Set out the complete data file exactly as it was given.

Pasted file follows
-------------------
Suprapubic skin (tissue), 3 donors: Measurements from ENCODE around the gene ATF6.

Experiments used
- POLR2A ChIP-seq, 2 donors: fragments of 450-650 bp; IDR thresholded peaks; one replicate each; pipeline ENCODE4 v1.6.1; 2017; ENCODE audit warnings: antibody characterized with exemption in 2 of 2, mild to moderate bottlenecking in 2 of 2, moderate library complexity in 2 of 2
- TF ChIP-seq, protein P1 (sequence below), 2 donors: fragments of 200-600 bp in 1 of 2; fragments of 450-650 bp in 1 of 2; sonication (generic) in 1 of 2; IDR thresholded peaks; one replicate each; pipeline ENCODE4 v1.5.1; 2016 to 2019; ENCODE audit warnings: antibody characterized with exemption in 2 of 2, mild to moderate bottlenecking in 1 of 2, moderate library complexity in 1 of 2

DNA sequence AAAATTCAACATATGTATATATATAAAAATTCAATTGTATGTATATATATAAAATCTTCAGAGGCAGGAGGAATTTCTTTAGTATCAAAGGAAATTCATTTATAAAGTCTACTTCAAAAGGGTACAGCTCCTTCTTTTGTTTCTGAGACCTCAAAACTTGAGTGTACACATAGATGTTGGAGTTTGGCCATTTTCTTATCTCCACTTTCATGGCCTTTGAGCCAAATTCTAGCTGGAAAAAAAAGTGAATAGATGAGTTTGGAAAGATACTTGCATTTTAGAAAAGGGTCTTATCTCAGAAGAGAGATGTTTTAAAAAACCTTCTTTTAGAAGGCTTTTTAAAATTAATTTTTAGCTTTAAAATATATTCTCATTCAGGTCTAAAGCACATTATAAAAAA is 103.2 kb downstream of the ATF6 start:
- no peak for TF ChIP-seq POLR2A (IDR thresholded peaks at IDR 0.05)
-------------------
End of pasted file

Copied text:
Suprapubic skin (tissue), 3 donors: Measurements from ENCODE around the gene ATF6.

Experiments used
- POLR2A ChIP-seq, 2 donors: fragments of 450-650 bp; IDR thresholded peaks; one replicate each; pipeline ENCODE4 v1.6.1; 2017; ENCODE audit warnings: antibody characterized with exemption in 2 of 2, mild to moderate bottlenecking in 2 of 2, moderate library complexity in 2 of 2
- TF ChIP-seq, protein P1 (sequence below), 2 donors: fragments of 200-600 bp in 1 of 2; fragments of 450-650 bp in 1 of 2; sonication (generic) in 1 of 2; IDR thresholded peaks; one replicate each; pipeline ENCODE4 v1.5.1; 2016 to 2019; ENCODE audit warnings: antibody characterized with exemption in 2 of 2, mild to moderate bottlenecking in 1 of 2, moderate library complexity in 1 of 2

DNA sequence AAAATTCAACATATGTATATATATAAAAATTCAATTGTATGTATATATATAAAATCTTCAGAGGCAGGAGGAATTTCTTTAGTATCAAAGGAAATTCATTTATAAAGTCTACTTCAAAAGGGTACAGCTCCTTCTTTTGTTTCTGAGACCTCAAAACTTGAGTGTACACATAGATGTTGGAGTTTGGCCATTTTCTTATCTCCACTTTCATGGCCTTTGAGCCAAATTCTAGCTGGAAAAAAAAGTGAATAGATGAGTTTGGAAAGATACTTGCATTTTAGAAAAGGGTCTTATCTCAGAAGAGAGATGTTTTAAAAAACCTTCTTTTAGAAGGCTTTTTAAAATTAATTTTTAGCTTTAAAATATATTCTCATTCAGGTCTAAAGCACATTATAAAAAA is 103.2 kb downstream of the ATF6 start:
- no peak for TF ChIP-seq POLR2A (IDR thresholded peaks at IDR 0.05)